Wake of the Bloody Angel is the fourth novel starring the famous (at least I hope he's becoming more and more so) sword jockey Eddie LaCrosse by author Alex Bledsoe. This sword and mystery novel, available on July 3rd, will be followed by at least one more tale for the devoted ex-mercenary turned detective.
Twenty years ago, a barmaid in a harbor town fell for a young sailor who turned pirate to make his fortune. But what truly became of Black Edward Tew remains a mystery—one that has just fallen into the lap of freelance sword jockey Eddie LaCrosse.
For years, Eddie has kept his office above Angelina’s tavern, so when Angelina herself asks him to find out what happened to the dashing pirate who stole her heart, he can hardly say no—even though the trail is two decades old. Some say Black Edward and his ship, The Bloody Angel, went to bottom of the sea, taking with it a king’s fortune in treasure. Others say he rules a wealthy, secret pirate kingdom. And a few believe he still sails under a ghostly flag with a crew of the damned.
To find the truth, and earn his twenty-five gold pieces a day, Eddie must take to sea in the company of a former pirate queen in search of the infamous Black Edward Tew…and his even more legendary treasure.
LaCrosse last adventure was Dark Jenny where the tale of King Arthur and Excalibur was revisited. Previously, Eddie also tackled a horse queen and a dragon and this time he's going out to sea for some pirate hunting. As with the sword jockey prior entries, a common trope is used for the background. Accordingly, what makes this interesting you might ask? Well, if you have already read some LaCrosse novels, you know by now that where Eddie's concerned, the usual and boring is thrown overboard (I couldn't help myself). If Wake of the Bloody Angel is you first taste of Bledsoe's Fantasy adventures, you will realize soon enough that a typical setting is only a mean to an end, that end being a mysterious, action packed and humor flavored experience.
One of the things I like about the author's work with Eddie is the way he always interweave the story with the protagonist's past. Usually it's mostly his own and sometimes it's a look back at the accounts behind his friends backgrounds. Layer by layer, we find out more about his compelling life story, what shaped the fellow. This time, it's Angelina's turn to hire his services. However, she doesn't have a huge part in this story. Eddie's sidekick for Wake of the Bloody Angel is Jane Argo, another sword jockey who previously earned her living as a Captain. If I could have imagined our beloved hero as a woman, Jane would have been close to the bullseye. So, try to visualize Eddie going on a job with his feminine counterpart and then spice her up a bit. Isn't it sweet? That's a great idea and it's well executed.
Then, there's the actual setting; a ship being challenging to use as a main locale. The guy's storyline, still written with a narrative form the first person perspective, has his share of ground covering to do to elucidate this mystery but most of the time, his search will happen on the sea. People who dislike seafaring in Fantasy may be put off by this. The characters surrounding him have to be even more captivating to keep close quarters interesting. Jane's one and Eddie even gets to have a trainee but the author has to go through the boundaries of reality to come up with some fresh company. Hopefully, weird encounters galvanize the tale, which tended to lag occasionally.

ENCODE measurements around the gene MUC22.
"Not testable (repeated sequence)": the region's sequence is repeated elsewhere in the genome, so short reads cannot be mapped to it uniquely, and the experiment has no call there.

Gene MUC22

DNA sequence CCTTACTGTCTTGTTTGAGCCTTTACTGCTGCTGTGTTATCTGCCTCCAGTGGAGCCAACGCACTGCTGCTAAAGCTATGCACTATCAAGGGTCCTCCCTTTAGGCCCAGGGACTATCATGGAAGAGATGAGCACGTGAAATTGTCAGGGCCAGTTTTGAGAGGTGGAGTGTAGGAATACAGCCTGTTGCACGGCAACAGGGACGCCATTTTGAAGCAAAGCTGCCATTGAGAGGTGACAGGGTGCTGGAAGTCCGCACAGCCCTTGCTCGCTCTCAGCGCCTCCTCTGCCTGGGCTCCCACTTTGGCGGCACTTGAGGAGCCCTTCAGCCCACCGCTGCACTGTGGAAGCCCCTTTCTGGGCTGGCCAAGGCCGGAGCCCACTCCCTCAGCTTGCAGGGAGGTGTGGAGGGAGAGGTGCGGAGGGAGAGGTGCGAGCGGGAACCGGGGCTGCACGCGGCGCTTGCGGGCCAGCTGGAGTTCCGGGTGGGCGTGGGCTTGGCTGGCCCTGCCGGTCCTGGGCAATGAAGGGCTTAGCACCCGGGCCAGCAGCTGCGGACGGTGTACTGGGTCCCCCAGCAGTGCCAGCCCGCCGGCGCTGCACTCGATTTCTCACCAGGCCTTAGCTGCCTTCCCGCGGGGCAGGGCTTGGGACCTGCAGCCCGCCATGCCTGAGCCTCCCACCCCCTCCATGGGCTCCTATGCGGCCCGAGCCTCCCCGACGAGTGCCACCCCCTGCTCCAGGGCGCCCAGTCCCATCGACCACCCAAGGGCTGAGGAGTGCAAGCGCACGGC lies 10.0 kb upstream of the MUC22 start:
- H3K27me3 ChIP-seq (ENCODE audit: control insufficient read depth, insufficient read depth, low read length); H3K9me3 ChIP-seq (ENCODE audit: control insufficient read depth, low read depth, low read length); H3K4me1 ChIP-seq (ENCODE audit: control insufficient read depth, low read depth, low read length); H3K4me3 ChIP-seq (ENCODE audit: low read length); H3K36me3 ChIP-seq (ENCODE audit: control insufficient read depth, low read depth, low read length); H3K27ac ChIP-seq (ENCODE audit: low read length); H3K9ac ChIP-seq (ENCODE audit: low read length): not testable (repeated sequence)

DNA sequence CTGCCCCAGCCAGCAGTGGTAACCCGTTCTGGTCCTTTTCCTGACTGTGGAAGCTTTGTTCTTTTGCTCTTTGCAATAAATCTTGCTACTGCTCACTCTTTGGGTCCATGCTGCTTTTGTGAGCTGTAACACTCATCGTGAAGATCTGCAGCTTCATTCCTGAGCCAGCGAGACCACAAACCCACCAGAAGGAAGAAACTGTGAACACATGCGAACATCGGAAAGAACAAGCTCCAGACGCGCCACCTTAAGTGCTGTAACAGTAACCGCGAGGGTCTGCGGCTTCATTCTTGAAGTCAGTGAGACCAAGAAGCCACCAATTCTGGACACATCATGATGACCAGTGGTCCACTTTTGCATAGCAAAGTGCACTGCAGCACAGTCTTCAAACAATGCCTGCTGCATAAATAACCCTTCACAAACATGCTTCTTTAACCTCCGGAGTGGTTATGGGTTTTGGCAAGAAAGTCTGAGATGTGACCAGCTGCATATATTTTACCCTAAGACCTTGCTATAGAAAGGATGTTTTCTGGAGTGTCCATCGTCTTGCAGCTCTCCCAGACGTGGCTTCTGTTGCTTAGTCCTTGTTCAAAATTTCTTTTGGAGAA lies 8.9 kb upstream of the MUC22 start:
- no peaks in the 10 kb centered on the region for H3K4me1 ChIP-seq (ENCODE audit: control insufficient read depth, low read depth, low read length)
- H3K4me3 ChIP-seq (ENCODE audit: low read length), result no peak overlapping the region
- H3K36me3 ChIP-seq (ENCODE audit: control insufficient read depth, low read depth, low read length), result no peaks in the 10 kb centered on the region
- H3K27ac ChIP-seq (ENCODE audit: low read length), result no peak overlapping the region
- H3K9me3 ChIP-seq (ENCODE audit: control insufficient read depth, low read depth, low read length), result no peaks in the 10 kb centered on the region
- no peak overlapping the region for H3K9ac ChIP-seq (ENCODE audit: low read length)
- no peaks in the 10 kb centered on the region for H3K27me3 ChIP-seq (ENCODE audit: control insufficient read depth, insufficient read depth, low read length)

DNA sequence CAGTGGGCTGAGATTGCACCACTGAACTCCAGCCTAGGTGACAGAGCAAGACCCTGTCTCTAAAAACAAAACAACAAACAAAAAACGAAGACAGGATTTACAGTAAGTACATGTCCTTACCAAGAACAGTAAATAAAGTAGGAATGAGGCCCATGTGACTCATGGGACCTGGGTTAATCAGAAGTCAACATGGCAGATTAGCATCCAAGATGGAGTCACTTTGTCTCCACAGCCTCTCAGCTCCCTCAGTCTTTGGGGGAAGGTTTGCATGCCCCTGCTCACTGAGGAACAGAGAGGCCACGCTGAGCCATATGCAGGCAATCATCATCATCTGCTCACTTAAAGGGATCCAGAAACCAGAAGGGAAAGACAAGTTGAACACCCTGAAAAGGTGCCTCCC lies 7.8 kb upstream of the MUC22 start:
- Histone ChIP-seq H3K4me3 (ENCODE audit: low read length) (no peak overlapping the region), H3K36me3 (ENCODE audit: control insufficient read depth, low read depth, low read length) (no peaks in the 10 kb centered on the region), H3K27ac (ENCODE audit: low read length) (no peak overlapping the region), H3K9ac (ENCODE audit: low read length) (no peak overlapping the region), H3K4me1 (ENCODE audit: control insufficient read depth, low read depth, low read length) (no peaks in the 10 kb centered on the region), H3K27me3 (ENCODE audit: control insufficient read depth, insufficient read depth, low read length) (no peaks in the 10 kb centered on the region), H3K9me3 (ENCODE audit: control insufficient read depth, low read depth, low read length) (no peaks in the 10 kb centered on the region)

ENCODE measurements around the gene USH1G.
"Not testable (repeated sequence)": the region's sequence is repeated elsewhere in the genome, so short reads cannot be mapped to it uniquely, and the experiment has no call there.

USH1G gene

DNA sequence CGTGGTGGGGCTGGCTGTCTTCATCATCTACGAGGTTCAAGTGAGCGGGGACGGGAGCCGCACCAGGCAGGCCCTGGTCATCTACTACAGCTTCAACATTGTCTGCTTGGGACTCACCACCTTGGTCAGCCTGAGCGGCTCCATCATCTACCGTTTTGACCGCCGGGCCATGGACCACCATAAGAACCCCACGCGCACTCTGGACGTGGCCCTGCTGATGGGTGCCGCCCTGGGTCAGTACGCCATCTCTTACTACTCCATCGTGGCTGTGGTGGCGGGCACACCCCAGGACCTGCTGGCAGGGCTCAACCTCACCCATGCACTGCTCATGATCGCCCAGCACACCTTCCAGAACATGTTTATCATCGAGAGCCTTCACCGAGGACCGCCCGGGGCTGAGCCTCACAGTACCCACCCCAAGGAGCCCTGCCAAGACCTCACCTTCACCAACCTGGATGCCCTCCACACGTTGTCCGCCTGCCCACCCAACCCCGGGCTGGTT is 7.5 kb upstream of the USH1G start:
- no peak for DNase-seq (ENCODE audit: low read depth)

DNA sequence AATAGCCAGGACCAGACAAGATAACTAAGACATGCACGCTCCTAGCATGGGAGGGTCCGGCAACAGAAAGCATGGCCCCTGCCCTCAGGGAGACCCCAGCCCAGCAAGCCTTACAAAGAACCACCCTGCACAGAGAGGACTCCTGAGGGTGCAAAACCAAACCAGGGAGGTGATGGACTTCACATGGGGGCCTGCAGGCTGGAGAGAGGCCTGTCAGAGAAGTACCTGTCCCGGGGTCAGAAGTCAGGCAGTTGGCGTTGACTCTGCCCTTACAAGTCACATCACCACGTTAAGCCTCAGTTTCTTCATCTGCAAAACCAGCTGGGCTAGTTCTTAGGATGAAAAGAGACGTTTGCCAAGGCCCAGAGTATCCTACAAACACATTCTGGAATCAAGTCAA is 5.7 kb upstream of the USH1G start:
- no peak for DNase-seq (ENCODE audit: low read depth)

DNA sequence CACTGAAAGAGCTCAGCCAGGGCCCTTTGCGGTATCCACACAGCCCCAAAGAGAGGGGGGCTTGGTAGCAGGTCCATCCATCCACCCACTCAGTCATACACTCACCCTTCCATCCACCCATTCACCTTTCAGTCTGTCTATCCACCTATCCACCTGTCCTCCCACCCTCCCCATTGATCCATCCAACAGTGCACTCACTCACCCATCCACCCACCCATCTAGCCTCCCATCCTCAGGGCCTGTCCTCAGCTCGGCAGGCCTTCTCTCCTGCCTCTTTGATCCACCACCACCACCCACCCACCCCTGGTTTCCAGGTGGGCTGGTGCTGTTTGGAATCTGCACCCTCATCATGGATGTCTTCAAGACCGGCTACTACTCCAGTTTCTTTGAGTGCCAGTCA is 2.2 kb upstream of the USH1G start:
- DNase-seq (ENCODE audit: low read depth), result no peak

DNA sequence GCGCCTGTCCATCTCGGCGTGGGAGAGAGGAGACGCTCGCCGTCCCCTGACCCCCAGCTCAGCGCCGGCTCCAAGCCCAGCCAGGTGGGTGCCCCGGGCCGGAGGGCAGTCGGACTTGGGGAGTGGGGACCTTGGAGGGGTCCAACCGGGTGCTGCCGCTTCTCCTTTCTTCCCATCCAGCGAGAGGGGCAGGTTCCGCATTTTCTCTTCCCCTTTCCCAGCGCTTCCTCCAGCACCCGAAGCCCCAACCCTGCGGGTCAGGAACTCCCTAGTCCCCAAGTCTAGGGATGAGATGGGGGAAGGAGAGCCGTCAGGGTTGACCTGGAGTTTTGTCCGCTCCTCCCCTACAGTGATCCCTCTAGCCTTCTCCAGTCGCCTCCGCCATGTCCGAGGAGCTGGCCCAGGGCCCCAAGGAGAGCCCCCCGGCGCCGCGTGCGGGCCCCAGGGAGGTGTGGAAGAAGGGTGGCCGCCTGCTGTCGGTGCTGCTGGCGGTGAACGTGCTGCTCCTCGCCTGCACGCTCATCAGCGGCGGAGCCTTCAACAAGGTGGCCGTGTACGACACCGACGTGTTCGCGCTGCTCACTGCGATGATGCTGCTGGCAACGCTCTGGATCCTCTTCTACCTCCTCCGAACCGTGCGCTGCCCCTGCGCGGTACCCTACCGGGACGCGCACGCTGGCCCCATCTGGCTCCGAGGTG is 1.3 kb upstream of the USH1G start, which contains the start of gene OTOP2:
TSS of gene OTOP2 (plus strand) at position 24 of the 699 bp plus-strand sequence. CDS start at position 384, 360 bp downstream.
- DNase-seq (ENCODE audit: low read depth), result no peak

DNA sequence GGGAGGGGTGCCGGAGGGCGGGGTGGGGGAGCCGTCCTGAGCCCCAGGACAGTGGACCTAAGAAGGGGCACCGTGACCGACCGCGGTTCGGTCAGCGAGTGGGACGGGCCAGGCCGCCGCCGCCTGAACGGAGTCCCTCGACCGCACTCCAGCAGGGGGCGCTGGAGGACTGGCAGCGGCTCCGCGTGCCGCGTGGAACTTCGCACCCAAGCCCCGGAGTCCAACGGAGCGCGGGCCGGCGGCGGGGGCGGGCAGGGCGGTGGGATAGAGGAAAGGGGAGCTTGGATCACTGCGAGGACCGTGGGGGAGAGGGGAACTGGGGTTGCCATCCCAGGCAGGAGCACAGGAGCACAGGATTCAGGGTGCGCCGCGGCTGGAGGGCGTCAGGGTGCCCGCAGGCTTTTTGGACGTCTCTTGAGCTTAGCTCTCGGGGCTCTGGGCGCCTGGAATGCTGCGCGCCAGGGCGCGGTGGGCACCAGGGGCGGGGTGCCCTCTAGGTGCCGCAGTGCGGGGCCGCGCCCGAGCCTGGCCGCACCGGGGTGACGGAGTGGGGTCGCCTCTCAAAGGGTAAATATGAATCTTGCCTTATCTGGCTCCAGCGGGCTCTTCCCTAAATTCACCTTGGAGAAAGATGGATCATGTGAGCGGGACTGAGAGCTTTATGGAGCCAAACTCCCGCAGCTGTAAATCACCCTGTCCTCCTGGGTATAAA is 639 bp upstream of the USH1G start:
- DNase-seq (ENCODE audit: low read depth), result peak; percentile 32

The story has some moments that can be anticipated but the element of surprise and puzzlement is always present, not as a big bang but as small encounters or enigmas where Eddie's wits and brawn skills find good uses. Add to this several kick ass moments, a well-researched pirate/ship theme (from what I can perceive as a non-initiate) and plenty of occasions for Eddie to be mutilated, one of the man's trademarks, and you're in for a treat. It's almost too bad that some characters clearly fall into stereotypical pirate fashion or that some dialogues fall short but isn't it the way we like the sea rover crowd?
Eddie wouldn't be the fascinating hero he is without much soul-searching, luck, hard choices and faith in himself and his friends/collaborators. The tale of Wake of Bloody Angel facilitates his work in order to achieve it. The mystery at the heart of the book doesn't bring the best denouement in term of detective work, but it creates more emotional foundations making Eddie's world much more vivid, even at a somewhat slower pace than the last books.
In a past review, I wrote this about LaCrosse:
What I liked about Eddie in the first two novels (as I mentioned in the reviews) was his skepticism, gruffness, loyalty, altruism, vulnerability, insecurity and kick-ass fighting abilities.
For a fourth time, Alex Bledsoe succeeded in creating an exciting tale where Eddie stays true to his nature, even if he's getting older. With four accomplished book to his credit, the Eddie LaCrosse series should become more notable and find its way onto more readers' hands. This last opus may not be the best of the lot (I think that The Sword Edged Blonde will be hard to beat) but it's a fast read that you have to pick up.
Technically, I have to admit that the cover (Tor) represent what it ought to, but still, a photo realistic cover is kind of tricky since it can mess up with the representation of the character we have made up in our mind. The paperback edition of the novel stands at 352 pages. Here again, no map is included. While it's not mandatory to the series, in this particular instance, it would have been appreciated.
Wake of the Bloody Angel review score :
World building............... 7.5 / 10
Magic system................. N / A
Story.............................. 8.5 / 10
Writing........................... 8.5 / 10
Overall (not an average) 8.5 / 10